Claude Vivier. Photo from Boosey & Hawkes

Back to Vivier, then.  His texts are glorious and inspiring. Galileo, Kopernikus and Kepler describe what they were seeking in the stars. We know that Kopernikus (Nicolai Copernicus, or Mikolaj Kopernik, 1473-1543) a Polish astronomer, was the first in the modern era to openly write about the Heliocentric system, with the Sun at heart, displacing the Ptolemaic Earth-centered world. De Revolutionibus Orbium Coelestium is remembered for this monumental feat: "He stopped the Sun, he moved the Earth, he was born in Polish land." But it is much more than that, and certainly Vivier did not care whether Kopernikus was Polish or not. The esoteric and astrological content of Kopernikus's treatise has never been studies, neither has this issue been explored in depth in the treatises by Johannes Kepler or Isaak Newton. We should remember, looking at them from our "purely scientist" and heretical perspective denying any spiritual existence to anything, that they were all alchemists, in search of the Philosopher's Stone: the perfect refinement of one's Soul, their Spiritual Ascension. 

Mark Swed, in a Los Angeles Times review, writes; "Vivier’s libretto reads like a phantasmagoric dreamscape. A dying figure, Agni, is surrounded by the countenances of mythic beings, including Mozart, Lewis Carroll, a witch, the Queen of the Night, Copernicus, Tristan and Isolde. Seven singers become their voices on occasion, but mostly they sing Dadaesque nonsense syllables. Oboe, three clarinets, trombone, violin and a trumpet (as a voice calling from the beyond) make up the instrumental ensemble, which is enhanced by electronics. There are recognizable musical formulas, and there is unrecognizable musical chaos, just as there are recognizable words and unrecognizable ones, recognizable singing styles and all kinds of weird vocal sounds."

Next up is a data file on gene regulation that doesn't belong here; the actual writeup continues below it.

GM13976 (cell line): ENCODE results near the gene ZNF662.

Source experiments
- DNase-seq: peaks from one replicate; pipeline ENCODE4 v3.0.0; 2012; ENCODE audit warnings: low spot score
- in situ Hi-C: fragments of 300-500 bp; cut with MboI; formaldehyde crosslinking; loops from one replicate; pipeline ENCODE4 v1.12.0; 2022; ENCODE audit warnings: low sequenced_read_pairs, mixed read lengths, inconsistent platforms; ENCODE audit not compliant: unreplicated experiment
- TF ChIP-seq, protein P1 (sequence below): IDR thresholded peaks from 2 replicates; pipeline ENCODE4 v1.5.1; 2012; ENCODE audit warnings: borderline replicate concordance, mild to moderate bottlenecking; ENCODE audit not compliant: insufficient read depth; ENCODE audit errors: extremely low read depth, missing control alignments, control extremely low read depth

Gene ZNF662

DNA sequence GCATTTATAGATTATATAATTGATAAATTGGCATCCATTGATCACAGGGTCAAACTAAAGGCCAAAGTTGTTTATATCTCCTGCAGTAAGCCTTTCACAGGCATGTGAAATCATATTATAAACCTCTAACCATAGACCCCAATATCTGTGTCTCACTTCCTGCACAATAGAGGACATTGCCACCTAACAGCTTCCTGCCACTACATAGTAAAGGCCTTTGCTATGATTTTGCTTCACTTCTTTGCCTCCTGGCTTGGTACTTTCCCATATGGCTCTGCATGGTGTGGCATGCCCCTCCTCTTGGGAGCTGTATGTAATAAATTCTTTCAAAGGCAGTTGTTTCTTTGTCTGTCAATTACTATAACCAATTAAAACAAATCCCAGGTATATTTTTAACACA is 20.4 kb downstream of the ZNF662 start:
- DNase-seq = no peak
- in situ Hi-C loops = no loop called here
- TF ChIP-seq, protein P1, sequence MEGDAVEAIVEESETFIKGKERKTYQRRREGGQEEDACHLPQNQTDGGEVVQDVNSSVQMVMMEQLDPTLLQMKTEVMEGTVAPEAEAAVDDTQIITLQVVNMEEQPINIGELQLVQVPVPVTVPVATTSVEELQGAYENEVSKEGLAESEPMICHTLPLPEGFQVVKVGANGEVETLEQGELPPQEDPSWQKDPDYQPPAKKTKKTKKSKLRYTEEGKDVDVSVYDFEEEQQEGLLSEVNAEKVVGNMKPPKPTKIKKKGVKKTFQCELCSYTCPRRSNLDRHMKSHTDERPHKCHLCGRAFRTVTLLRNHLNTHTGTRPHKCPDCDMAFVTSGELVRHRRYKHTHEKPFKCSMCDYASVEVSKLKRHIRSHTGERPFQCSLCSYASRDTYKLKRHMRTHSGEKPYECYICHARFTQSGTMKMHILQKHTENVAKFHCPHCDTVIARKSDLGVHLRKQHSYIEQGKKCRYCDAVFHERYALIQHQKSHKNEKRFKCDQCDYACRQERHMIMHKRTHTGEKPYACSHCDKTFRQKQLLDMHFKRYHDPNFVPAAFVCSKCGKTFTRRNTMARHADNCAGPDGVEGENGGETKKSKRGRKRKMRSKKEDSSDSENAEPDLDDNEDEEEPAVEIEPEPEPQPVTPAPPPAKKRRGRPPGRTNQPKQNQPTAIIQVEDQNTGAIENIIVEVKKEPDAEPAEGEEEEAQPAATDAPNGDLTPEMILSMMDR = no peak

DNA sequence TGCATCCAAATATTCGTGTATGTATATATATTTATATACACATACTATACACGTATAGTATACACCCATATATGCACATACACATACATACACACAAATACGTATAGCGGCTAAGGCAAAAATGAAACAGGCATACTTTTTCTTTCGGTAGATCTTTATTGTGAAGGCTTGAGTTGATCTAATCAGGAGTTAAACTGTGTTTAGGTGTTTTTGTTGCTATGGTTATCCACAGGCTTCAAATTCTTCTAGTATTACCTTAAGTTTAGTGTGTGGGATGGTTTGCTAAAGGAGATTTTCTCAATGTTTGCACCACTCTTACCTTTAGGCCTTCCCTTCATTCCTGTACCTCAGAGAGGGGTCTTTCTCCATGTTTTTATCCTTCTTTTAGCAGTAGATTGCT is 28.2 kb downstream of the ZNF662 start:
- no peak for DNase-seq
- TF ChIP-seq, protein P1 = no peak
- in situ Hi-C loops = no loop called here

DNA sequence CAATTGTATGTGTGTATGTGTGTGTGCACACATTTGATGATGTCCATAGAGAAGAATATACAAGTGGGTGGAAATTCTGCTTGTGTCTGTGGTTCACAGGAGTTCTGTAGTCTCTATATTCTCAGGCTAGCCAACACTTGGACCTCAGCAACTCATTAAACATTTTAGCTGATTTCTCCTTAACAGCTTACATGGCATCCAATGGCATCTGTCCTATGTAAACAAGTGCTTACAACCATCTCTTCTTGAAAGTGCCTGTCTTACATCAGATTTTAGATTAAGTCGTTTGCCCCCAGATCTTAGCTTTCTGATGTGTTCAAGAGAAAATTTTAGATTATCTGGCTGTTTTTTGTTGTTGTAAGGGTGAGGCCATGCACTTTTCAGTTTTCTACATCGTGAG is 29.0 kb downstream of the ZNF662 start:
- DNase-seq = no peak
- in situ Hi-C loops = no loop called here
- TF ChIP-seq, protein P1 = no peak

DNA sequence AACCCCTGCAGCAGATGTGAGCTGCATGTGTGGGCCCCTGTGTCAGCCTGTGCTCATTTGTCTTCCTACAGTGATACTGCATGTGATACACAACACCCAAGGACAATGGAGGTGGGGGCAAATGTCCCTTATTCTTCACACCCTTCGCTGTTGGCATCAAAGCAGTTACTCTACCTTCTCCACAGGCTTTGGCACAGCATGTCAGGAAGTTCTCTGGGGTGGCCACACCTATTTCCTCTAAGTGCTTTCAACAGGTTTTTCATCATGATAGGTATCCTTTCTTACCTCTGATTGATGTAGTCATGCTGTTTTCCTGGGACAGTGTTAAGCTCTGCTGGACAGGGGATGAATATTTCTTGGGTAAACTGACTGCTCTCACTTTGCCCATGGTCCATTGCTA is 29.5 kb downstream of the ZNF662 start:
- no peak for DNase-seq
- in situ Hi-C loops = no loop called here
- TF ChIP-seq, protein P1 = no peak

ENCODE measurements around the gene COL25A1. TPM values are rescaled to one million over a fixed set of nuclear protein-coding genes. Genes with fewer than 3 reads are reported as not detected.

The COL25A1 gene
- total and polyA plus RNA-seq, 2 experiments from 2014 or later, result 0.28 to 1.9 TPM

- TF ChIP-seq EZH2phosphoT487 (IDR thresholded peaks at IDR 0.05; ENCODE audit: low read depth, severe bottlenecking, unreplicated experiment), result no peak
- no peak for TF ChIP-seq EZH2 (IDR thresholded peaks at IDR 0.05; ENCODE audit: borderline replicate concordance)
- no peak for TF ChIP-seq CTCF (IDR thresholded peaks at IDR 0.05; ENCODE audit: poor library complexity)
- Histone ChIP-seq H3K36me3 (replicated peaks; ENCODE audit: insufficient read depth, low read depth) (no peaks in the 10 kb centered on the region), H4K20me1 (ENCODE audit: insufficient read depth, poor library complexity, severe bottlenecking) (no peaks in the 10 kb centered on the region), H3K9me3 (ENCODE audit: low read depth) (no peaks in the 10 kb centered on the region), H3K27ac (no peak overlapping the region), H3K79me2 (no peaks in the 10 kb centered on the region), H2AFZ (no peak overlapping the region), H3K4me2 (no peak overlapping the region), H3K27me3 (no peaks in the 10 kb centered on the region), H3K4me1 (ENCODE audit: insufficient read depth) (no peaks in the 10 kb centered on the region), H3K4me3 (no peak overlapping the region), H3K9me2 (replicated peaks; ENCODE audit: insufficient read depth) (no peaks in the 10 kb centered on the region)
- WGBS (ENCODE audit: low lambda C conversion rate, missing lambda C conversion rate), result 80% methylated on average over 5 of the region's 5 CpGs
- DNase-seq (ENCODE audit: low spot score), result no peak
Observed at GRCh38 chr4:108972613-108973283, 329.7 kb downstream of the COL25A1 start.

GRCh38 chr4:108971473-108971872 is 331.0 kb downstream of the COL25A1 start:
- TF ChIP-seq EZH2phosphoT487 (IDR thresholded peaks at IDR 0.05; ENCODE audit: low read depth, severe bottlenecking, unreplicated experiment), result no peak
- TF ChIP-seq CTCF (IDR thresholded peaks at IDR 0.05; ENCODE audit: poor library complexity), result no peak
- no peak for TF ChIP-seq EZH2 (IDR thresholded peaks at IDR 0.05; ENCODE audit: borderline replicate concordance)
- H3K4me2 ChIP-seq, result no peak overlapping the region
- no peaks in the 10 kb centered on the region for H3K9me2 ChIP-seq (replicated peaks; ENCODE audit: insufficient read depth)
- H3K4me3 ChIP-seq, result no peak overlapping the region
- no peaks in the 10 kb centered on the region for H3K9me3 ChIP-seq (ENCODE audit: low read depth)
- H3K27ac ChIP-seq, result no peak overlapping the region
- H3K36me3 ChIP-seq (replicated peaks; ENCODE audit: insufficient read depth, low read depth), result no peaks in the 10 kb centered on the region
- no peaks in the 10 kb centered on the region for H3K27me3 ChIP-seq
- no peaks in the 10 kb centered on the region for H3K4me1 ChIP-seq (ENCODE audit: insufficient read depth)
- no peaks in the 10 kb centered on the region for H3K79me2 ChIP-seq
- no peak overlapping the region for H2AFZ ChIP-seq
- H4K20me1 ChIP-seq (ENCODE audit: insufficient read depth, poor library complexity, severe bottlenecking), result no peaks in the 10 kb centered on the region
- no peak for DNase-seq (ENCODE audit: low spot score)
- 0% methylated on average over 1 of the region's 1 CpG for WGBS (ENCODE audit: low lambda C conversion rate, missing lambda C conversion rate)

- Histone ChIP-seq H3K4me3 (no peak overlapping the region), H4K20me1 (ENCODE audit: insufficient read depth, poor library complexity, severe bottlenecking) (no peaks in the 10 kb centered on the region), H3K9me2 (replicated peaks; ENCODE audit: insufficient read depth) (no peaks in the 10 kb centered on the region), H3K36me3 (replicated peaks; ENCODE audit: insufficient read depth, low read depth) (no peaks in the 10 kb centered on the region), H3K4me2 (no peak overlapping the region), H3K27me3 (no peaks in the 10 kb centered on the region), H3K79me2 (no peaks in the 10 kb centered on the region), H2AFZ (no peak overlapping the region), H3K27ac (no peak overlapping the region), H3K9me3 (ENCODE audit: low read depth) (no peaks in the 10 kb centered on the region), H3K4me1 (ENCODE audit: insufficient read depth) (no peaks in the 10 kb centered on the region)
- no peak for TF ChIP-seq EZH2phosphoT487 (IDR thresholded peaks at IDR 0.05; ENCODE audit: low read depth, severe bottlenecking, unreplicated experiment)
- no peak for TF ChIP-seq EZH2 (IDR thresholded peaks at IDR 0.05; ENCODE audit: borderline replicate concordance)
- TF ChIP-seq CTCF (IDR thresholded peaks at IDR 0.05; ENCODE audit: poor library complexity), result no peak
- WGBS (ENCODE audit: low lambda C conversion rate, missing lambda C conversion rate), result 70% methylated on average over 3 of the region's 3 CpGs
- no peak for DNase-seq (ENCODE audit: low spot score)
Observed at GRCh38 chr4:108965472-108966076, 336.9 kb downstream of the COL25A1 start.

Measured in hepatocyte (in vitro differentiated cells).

Swed continues: "For Sellars this is simply the Balinese ceremony for the dead, so for his ritualistic staging, instrumentalists and singers dressed in white were placed on a high stage over the body of dancer Michael Schumacher. He remained immobile for an hour (devastatingly so during the moment of silence), then rose to the call of the trumpet from behind the audience and began his journey. Allusions in word and music to this world, past and present and future, appeared to enter into his being. The effect was utterly transfixing."  

Anemones and Asters in Ojai

The staging of Kopernikus by Peter Sellars highlighted the ritual and transformative aspects of this unique work and took the audience into a world of purity, sonic richness, expressive abundance, punctuated by percussions, bells, and silence.  I wish every opera house staged this ritual opera every year. As my Godmother - Nun used to say, there's nothing more important in life than prepare yourself for a good death. Whatever else we'll do here, for sure we'll die, and it is best to die well. 

Eyes of the Anemones

The tragic and premature departure of Claude Vivier prevented him from continuing to share his spritual discoveries of the highest importance for human civilization. His preferred venue was music - inspired by his trips to Bali and other Asian countries, his works resounded with echoes of gamelan, and his childhood as a boarder in Catholic schools, singing and listening to the flexible melodies and fluid richness of Gregorian Chant. This inspiring marriage of East and West in music resulted in the creation of a unique body of work, however limited in number. His website,, presents the following list:
  • Ojikawa for soprano, clarinet and percussion (1968)
  • Prolifération for ondes Martenot, piano and percussion (1969)
  • Musik für das Ende for twenty voices and percussion (1971)
  • Deva et Asura for chamber orchestra (1972)
  • Chants for seven female voices (1973)
  • O! Kosmos for soprano and choir (1973)
  • Désintégration for two pianos, four violins and two violas (1974)
  • Lettura di Dante for soprano and mixed septet (1974)
  • Liebesgedichte for voices and ensemble (1975)
  • Hymnen an die nacht for soprano and piano (1975)
  • Siddhartha for orchestra (1976)
  • Learning for four violins and percussion (1976)
  • Pulau Dewata for any combination of instruments (1977)
  • Shiraz for piano (1977)
  • Journal for voices and percussionist (1977)
  • Paramirabo for flute, violin, cello and piano (1978)
  • Greeting Music for flute, oboe, percussion, piano and violin (1978)
  • Kopernikus: Rituel de la Mort opera in two acts (1979)
  • Orion for orchestra (1979)
  • Lonely Child for soprano and orchestra (1980)
  • Zipangu for string orchestra (1980)
  • Cinq chansons pour percussion (1980)
  • Copernicus, opera which premiered in Montreal on 8 May 1980
  • Bouchara for soprano and chamber orchestra (1981)
  • Prologue pour un Marco Polo for thirteen instruments, four voices and narrator (1981)